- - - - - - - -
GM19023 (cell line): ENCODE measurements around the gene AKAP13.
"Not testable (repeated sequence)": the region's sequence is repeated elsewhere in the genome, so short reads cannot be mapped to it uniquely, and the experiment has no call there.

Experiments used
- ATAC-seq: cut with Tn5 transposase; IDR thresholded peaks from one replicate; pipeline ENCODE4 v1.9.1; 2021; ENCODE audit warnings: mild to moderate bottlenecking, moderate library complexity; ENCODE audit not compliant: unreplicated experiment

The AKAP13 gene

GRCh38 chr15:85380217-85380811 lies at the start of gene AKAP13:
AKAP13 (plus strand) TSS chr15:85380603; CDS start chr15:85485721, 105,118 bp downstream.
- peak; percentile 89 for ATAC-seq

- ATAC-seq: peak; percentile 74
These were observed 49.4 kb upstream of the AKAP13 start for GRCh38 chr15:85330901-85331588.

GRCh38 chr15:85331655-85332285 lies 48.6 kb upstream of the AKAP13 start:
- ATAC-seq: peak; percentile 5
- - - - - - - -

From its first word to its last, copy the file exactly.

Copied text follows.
GM19023 (cell line): ENCODE measurements around the gene AKAP13.
"Not testable (repeated sequence)": the region's sequence is repeated elsewhere in the genome, so short reads cannot be mapped to it uniquely, and the experiment has no call there.

Experiments used
- ATAC-seq: cut with Tn5 transposase; IDR thresholded peaks from one replicate; pipeline ENCODE4 v1.9.1; 2021; ENCODE audit warnings: mild to moderate bottlenecking, moderate library complexity; ENCODE audit not compliant: unreplicated experiment

The AKAP13 gene

GRCh38 chr15:85380217-85380811 lies at the start of gene AKAP13:
AKAP13 (plus strand) TSS chr15:85380603; CDS start chr15:85485721, 105,118 bp downstream.
- peak; percentile 89 for ATAC-seq

- ATAC-seq: peak; percentile 74
These were observed 49.4 kb upstream of the AKAP13 start for GRCh38 chr15:85330901-85331588.

GRCh38 chr15:85331655-85332285 lies 48.6 kb upstream of the AKAP13 start:
- ATAC-seq: peak; percentile 5